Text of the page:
Articles Posted in Supreme Court of Alabama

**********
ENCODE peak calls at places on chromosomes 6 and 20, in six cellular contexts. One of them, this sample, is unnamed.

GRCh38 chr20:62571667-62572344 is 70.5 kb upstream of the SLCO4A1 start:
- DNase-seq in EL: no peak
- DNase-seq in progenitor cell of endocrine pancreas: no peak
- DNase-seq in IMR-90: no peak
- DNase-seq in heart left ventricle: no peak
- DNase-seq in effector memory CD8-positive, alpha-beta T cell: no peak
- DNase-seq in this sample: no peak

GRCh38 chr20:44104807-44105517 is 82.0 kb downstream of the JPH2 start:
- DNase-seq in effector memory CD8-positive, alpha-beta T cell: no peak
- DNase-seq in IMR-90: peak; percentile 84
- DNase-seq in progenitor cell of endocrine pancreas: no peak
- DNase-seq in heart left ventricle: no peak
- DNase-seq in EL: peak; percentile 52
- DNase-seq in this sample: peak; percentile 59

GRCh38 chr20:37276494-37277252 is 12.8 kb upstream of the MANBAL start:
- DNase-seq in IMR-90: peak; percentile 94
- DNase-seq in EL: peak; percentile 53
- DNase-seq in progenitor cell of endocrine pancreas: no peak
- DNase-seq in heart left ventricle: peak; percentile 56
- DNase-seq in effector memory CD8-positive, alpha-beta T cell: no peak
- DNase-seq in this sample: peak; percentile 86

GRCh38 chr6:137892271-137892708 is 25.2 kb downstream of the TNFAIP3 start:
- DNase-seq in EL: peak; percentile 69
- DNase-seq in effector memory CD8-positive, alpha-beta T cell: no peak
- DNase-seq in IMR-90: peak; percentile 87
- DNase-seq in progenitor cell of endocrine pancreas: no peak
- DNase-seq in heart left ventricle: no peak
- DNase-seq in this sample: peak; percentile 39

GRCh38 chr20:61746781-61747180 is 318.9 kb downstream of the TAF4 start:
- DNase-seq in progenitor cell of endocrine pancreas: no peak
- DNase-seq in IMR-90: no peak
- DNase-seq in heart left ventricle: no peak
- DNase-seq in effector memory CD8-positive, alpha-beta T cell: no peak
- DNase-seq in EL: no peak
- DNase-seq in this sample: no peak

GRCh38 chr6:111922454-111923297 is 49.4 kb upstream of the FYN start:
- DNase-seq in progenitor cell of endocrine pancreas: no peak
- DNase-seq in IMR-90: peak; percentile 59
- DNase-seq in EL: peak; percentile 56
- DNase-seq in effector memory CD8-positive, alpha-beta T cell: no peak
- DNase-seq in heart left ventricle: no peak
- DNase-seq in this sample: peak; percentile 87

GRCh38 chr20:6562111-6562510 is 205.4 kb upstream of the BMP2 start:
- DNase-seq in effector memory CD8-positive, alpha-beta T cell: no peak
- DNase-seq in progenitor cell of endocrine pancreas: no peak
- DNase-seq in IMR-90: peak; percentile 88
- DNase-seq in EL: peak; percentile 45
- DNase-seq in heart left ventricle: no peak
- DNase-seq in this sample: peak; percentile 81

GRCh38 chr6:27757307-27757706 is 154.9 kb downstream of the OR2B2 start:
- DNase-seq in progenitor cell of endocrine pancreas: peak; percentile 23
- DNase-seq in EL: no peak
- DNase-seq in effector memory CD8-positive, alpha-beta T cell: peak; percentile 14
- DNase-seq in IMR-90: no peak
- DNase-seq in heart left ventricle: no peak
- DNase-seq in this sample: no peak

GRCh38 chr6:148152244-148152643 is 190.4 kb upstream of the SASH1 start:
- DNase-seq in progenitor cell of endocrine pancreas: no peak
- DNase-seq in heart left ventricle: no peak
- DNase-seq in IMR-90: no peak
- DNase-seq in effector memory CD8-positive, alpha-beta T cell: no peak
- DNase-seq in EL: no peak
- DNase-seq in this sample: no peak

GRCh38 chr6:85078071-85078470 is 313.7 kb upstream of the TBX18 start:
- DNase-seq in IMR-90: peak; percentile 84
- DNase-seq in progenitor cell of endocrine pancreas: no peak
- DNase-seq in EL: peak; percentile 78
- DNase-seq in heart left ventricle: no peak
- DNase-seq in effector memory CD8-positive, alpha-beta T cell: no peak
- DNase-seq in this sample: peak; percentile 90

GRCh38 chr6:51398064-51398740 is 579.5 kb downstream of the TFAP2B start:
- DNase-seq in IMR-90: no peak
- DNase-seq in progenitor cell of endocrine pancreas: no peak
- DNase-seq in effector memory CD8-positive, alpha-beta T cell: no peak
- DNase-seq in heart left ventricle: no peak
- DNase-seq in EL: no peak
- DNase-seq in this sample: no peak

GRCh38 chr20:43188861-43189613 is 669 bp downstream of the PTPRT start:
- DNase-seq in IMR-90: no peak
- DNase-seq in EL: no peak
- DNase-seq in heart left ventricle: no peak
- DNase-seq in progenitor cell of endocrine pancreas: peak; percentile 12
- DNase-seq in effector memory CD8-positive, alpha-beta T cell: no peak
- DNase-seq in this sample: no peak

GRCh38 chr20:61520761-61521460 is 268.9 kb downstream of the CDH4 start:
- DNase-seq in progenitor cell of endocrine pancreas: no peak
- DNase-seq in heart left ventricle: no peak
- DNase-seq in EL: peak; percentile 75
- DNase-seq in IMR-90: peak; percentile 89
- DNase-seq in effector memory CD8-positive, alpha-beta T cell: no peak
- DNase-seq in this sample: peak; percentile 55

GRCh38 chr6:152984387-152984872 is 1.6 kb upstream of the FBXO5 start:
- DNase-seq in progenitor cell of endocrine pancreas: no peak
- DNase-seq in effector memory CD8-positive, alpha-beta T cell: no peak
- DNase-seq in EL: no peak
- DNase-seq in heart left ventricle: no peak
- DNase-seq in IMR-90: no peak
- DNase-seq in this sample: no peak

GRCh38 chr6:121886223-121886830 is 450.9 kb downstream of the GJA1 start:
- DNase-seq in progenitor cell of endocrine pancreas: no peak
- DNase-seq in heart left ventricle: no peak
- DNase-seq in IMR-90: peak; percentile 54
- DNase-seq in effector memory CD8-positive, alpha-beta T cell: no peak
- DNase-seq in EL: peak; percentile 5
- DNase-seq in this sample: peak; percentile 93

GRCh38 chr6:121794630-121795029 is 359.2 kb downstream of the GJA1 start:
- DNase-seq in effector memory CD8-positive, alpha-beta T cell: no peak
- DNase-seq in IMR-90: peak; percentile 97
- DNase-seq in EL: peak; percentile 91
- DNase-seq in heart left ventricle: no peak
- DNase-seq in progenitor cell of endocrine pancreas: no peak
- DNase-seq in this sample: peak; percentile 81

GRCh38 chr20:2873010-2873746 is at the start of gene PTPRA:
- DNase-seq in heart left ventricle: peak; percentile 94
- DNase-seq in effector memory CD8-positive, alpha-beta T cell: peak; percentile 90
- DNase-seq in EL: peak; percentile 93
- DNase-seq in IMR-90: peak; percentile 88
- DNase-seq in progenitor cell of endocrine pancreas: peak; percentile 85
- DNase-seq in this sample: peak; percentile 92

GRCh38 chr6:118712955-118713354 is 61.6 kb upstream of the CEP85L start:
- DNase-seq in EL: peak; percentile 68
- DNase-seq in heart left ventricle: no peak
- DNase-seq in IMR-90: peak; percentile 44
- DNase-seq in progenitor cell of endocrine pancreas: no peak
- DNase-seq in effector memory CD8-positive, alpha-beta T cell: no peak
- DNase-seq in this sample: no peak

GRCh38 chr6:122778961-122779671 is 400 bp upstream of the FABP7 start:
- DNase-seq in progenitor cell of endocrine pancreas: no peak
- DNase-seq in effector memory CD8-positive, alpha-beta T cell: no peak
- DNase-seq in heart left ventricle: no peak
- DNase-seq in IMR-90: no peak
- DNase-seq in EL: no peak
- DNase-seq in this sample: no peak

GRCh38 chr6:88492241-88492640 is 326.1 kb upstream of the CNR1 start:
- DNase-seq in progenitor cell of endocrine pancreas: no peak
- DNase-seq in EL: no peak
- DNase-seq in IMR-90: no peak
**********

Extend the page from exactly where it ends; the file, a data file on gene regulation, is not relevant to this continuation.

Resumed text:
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On June 24, 2007, Florian Hinrichs was riding in the front passenger seat of a 2004 GMC Sierra 1500 pickup truck owned and operated by his friend Daniel Vinson when they were involved in a motor-vehicle accident. It was undisputed that Hinrichs was wearing his seat belt. A vehicle operated by Kenneth Smith, who was driving under the influence of alcohol, ran a stop sign and collided with the passenger-side door of the Sierra. The Sierra rolled over twice, but landed on its wheels. Hinrichs suffered a spinal cord injury in the accident that left him a quadriplegic. The accident occurred in Geneva County, Alabama. Hinrichs alleged that his injuries were caused by the defective design of the roof of the Sierra that allowed the roof over the passenger compartment to collapse during the rollover and by the defective design of the seat belt in the Sierra, which failed to restrain him. At the time of the accident, Hinrichs, a German citizen, was a member of the German military; he had been assigned to Fort Rucker for flight training. He and Vinson were in the same training program. Vinson had purchased the Sierra at Hill Buick, Inc., d/b/a O'Reilly Pontiac-Buick-GMC and/or Hill Pontiac-Buick-GMC ("the O'Reilly dealership"), in Pennsylvania in 2003. He drove it to Alabama in 2006 when he was assigned to Fort Rucker. General Motors Corporation, known as Motors Liquidation Company after July 9, 2009 ("GM"), designed the Sierra. GM Canada, whose principal place of business was in Ontario, Canada, manufactured certain parts of the Sierra, assembled the vehicle, and sold it to GM in Canada, where title transferred. GM then distributed the Sierra for sale in the United States through a GM dealer. The Sierra ultimately was delivered to the O'Reilly dealership for sale. Hinrichs, appealed the trial court's decision to dismiss General Motors of Canada, Ltd. ("GM Canada"), from the case. Finding that the trial court correctly concluded that it had neither general nor specific jurisdiction over GM Canada, the Alabama Supreme Court affirmed. View "Hinrichs v. General Motors of Canada, Ltd." on Justia Law